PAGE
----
In this chapter we are going to learn about Python modules.
Up until now, all the code we wrote in the Python interpreter was lost when we exited the interpreter. But when people write large programs they tend to break their code into multiple different files for ease of use, debugging and readability. In Python we use modules to achieve such goals. Modules are nothing but files with Python definitions and statements. The module name, to import, has the same name of the Python file without the .py extension.
You can find the name of the module by accessing the __name__ variable. It is a global variable.
Now we are going to see how modules work. Create a file called bars.py. Content of the file is given bellow.
""" Bars Module ============ This is an example module with provide different ways to print bars. """ def starbar(num): """Prints a bar with * :arg num: Length of the bar """ print('*' * num) def hashbar(num): """Prints a bar with # :arg num: Length of the bar """ print('#' * num) def simplebar(num): """Prints a bar with - :arg num: Length of the bar """ print('-' * num)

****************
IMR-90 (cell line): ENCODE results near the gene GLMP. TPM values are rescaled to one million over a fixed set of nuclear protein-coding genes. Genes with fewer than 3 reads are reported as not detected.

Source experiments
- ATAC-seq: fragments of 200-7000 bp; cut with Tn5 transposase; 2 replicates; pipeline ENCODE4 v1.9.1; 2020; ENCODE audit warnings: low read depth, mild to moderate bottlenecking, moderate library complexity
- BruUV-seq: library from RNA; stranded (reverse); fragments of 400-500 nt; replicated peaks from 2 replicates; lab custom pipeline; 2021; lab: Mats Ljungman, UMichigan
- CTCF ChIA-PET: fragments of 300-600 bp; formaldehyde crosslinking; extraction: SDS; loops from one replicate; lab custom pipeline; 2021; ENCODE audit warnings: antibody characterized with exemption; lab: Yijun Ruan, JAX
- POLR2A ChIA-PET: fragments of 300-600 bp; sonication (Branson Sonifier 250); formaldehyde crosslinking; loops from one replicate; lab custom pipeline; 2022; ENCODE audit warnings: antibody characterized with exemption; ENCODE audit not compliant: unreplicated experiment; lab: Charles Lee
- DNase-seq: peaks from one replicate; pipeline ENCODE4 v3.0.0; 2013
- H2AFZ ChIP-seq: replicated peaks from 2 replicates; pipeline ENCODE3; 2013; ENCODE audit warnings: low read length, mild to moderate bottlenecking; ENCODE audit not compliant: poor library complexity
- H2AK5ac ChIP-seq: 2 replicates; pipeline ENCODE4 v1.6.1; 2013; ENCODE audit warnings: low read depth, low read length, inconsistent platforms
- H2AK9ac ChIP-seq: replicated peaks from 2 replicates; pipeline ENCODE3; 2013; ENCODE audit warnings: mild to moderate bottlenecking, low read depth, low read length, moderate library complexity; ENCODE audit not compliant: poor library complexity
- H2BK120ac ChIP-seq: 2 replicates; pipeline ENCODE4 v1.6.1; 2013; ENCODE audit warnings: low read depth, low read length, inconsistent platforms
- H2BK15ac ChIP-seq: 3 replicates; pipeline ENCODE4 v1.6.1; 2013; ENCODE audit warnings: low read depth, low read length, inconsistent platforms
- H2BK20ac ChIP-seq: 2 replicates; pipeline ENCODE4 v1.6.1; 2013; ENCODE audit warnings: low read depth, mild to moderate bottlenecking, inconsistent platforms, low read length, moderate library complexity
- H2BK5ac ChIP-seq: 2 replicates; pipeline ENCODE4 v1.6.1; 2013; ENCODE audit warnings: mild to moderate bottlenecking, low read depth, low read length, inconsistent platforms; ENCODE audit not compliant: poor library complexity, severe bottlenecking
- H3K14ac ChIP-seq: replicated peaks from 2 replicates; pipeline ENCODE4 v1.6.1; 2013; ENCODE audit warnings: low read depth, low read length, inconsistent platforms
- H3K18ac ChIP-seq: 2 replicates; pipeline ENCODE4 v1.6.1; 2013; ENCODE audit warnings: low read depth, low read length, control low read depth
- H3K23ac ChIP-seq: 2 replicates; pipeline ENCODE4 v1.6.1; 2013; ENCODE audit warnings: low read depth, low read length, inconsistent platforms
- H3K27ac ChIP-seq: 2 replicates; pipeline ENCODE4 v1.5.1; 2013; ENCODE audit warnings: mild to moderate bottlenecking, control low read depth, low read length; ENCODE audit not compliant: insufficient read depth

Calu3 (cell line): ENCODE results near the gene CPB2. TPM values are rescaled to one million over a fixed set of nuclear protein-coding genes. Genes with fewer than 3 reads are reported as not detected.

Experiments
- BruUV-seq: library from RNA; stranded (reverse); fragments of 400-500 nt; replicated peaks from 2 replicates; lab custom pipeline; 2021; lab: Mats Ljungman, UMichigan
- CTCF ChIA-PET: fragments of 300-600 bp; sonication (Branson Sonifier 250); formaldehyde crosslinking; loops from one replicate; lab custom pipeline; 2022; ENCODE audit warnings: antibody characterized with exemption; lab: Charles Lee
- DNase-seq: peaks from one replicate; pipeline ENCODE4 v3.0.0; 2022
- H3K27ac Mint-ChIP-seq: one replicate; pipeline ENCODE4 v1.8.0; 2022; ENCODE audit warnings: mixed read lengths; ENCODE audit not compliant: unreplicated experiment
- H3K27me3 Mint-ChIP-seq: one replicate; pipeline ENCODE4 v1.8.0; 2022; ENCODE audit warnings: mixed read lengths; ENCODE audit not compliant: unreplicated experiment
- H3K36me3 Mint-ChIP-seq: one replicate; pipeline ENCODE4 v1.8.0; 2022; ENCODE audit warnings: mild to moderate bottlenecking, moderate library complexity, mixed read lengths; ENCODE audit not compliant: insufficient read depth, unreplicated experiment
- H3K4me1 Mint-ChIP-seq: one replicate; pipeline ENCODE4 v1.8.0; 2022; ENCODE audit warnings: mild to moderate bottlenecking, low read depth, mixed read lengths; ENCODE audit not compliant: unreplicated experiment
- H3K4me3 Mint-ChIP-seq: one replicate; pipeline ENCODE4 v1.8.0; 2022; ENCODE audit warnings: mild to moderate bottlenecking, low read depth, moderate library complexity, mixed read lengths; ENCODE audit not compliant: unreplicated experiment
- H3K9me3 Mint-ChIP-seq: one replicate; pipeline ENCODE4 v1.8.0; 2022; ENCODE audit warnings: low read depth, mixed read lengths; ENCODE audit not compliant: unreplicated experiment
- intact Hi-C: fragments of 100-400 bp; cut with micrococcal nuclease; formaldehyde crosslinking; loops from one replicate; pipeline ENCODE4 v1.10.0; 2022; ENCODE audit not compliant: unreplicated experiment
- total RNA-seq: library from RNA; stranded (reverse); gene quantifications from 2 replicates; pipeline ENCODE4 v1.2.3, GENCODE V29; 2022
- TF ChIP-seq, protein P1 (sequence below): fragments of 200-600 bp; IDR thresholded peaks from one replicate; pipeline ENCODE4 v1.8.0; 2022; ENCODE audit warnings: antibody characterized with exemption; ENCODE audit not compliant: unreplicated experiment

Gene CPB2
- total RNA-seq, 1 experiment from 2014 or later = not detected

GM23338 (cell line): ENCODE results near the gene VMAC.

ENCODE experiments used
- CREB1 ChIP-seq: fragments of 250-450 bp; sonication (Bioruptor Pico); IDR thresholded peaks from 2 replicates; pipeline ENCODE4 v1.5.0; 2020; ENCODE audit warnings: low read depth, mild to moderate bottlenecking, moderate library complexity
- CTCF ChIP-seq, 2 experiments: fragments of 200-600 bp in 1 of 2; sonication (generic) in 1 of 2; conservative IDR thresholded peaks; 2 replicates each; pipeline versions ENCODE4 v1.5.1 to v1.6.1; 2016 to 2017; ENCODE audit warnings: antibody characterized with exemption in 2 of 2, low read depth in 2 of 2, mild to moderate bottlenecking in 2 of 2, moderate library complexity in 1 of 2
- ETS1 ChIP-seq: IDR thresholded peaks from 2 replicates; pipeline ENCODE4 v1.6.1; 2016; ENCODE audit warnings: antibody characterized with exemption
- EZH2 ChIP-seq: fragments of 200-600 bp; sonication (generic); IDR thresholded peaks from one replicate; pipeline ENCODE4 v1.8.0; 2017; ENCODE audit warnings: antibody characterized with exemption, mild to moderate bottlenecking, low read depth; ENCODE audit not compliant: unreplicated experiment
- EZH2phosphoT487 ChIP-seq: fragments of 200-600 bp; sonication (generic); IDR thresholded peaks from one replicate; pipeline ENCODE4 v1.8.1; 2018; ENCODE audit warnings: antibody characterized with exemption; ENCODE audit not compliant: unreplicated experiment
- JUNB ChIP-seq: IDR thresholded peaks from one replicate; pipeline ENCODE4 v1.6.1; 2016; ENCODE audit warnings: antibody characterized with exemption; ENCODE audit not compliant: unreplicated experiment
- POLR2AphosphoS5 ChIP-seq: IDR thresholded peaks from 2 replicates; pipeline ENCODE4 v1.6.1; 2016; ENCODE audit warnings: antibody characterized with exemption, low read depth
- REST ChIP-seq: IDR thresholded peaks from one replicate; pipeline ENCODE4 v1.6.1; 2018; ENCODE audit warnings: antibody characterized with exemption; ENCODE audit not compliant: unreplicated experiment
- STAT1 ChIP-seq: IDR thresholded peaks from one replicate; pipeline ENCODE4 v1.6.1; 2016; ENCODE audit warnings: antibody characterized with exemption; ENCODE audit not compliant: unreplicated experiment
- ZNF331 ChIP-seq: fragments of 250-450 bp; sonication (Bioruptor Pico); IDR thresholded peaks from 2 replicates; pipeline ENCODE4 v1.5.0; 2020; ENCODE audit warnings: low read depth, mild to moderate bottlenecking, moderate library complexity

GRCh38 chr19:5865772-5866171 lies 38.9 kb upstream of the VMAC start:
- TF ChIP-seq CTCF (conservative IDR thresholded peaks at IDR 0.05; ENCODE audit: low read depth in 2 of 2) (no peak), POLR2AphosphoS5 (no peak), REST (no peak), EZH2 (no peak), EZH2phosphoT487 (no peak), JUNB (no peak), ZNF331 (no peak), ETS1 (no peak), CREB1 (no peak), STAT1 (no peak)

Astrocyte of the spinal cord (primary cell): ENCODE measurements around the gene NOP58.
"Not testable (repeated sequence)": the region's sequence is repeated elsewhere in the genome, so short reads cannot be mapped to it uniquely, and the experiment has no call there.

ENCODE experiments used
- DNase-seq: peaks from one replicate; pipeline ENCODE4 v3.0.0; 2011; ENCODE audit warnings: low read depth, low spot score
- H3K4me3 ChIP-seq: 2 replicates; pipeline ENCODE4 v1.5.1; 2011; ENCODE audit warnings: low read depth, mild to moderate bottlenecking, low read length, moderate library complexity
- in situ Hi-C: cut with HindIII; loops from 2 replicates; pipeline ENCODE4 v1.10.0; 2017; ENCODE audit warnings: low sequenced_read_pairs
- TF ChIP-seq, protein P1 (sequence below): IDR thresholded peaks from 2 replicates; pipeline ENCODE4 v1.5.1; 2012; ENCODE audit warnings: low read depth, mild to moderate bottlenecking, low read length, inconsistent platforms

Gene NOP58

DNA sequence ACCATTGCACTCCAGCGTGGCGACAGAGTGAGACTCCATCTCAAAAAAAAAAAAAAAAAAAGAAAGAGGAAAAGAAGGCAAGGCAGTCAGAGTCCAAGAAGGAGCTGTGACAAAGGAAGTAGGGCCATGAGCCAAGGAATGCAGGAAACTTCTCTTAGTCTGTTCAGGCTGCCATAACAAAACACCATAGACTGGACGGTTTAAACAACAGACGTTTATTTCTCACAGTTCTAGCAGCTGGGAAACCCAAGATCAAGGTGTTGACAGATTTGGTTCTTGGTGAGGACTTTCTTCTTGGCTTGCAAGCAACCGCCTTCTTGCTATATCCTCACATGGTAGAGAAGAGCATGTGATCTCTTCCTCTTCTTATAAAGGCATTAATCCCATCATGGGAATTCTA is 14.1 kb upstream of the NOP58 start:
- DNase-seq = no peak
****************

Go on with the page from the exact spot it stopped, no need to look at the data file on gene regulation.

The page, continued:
Now we are going to start the Python interpreter and import our module.
>>> import bars >>>
This will import the module bars. We have to use the module name to access functions inside the module.
>>> bars.hashbar(10) ########## >>> bars.simplebar(10) ---------- >>> bars.starbar(10) **********
There are different ways to import modules. We already saw one way to do this. You can even import selected functions from modules. To do so:
>>> from bars import simplebar, starbar >>> simplebar(20) --------------------
Never do from module import * Read this link for more information.
We can have many submodules inside a module. A directory with a __init__.py can also be used as a module and all .py files inside it become submodules.
$ tree mymodule mymodule |-- bars.py |-- __init__.py `-- utils.py
In this example mymodule is the module name and bars and utils are two submodules in it. You can create an empty __init__.py using touch command.